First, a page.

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The author has been investing his entire life. Before he was born, his parents took the four shares of AT&T stock they received for attending a life insurance pitch and put it in his name. So, for the moment he was born, the author was an investor. When the author is not wasting time at... More
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  • Sell in May and Go Away Bad Investing Advice
    There's an old saying that's been passed down over the years.  It's "sell in May and go away."  That comes from the days where wealthy investors would sell their stocks in the month of May and go on vacation to their summer homes, where they weren't able to trade.  Obviously, those days are long gone, with an internet connection all anyone needs to trade.  But the saying has persisted despite this.

    The Financial Times did an analysis and found that between 1920 and 1970, there was some truth to the saying.  Between November and April, stocks rose 65 percent of the time.  During the period between May and October, they increased 58 percent of the time.  While the difference is statistically significant, investors could not capitalize on it.  Trading costs were too high and the difference was too small.  And the spread was too close to 50/50 for anyone to take advantage of it in any given year.

    During the last two decades of the last century, however -- as it became possible for investors to take advantage of the trend due to lower trading costs -- following the advice was very profitable.  In the November through April period, stocks rose 95 percent of the time, with an average gain of 12.5 percent.  Contrast that to the return of 1.5 percent during the May through October period during the 1980s and 1990s.  Gains were only seen half the time, and that was during one of the best bull markets ever.

    When the calendar flipped to the 21st century, that trend vanished.  The so called "bad" months of May through October have seen gains 70 percent of the time, while the so called "good" months have seen gains 60 percent of the time.  According to Standard & Poors, the S&P 500 has gained an average of 2.5 percent between May and October since 1933.  That may not scream "buy," but it certainly doesn't scream "sell" either.  May has actually been the second strongest month over the past ten years, as you can see from the chart.  There's only ten data points to evaluate, but it's enough to show that the trend we saw in the last two decades of the 20th century seems to have turned.

    So the "sell in May and go away" adage doesn't appear to be good advice.  But it can be used by investors to benefit them.

    It just needs to be interpreted in a different way.  Instead of selling all of your stocks in the month of May and going away on an extended vacation, what investors should do is sell stocks that no longer work for them and making them go away.  We recently wrote about how we dumped Kraft Foods and its CEO who delivered what the board called "exceptional" results that lagged the S&P 500 by a wide margin.  Investors should look at their portfolio and see what laggards they're carrying.  If they decide that they don't like the potential of those laggards, then they should sell those in May and make those stocks go away.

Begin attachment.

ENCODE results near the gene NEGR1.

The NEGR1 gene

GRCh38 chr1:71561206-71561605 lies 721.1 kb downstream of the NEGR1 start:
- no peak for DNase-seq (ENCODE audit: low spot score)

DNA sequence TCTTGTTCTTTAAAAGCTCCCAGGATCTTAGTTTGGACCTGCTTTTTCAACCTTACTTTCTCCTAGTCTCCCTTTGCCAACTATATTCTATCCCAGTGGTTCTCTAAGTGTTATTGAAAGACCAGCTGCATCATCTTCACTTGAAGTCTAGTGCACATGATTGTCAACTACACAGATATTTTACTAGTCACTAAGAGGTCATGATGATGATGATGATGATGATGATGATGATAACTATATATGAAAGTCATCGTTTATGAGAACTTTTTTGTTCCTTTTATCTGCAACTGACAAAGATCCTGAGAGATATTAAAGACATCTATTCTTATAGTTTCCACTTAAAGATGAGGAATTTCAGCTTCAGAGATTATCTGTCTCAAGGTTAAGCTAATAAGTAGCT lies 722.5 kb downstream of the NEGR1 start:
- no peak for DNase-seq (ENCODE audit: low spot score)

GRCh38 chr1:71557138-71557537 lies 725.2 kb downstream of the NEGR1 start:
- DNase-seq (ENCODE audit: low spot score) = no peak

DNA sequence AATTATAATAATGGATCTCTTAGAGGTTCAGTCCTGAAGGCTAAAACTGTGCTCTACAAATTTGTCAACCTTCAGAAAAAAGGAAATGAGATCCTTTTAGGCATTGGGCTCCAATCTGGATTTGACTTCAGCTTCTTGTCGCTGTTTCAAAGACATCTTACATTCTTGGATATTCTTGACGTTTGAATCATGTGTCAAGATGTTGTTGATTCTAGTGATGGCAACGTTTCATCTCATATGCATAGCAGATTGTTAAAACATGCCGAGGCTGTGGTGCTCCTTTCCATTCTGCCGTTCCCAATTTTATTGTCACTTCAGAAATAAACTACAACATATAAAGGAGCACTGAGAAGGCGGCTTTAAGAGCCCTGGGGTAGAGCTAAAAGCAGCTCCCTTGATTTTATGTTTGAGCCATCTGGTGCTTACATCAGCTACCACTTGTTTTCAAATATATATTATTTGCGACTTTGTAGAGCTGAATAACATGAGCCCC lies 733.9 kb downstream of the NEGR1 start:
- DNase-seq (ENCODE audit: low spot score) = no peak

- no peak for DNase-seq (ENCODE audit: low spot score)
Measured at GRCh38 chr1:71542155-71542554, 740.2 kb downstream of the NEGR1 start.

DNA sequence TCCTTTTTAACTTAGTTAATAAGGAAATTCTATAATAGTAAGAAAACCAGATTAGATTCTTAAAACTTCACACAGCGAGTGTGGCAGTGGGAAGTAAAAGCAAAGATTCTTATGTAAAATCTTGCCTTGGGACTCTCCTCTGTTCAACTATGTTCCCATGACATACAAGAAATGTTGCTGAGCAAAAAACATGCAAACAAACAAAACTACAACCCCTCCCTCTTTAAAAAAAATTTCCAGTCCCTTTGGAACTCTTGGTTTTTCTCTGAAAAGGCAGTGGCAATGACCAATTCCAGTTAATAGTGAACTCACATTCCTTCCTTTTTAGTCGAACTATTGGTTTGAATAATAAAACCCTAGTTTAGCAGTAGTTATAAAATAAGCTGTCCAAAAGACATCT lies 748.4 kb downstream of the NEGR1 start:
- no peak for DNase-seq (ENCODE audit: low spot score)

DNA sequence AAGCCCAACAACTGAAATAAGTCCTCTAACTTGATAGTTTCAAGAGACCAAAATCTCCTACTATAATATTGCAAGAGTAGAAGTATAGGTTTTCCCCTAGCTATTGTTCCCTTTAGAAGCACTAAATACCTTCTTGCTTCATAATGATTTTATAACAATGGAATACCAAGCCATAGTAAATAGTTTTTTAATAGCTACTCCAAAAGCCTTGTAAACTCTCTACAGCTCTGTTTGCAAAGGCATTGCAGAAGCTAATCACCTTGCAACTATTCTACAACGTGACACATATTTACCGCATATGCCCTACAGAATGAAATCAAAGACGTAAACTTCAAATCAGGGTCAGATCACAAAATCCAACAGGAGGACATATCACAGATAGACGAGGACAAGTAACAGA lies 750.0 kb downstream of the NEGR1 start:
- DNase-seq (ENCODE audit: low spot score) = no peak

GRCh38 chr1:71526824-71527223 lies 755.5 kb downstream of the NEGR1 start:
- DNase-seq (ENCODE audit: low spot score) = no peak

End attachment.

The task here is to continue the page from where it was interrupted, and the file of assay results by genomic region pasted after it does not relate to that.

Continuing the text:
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    May 06 2:06 AM | Link | Comment!
  • Innovation and Stock Returns
    Image representing HTC as depicted in CrunchBase

    Image via CrunchBase

    Investors are always looking for companies that have an edge on their competition.  One way that companies gain and keep an edge is through innovation.  This can be through technology, service, training, or a host of other factors.

    Businessweek recently released its list of the 50 most innovative companies.  This list, which was put together by the Boston Consulting Group, which surveyed executives and came up with a list of top innovators.  For the first time, companies outside the United States comprised the majority of the list.  One perfect example of this is HTC, which was once just a contract manufacturer of phones.  HTC decided that instead of just making phones, it would design them as well.  The result was a jump onto the list of most innovative companies, with HTC climbing into the 47th spot.

    In order to determine whether innovative companies have a competitive edge -- which would seem logical -- we compared the one year, three year, and five year stock returns to the Dow Jones Industrial Average, the S&P 500, and the Nasdaq.  We took the returns for each American company and averaged those, so that we'd reduce the effect of outliers.  Why American companies?  That's a good question, and we did this because we wanted to have a clean comparison.  We didn't want to have to compare companies based overseas to American indices.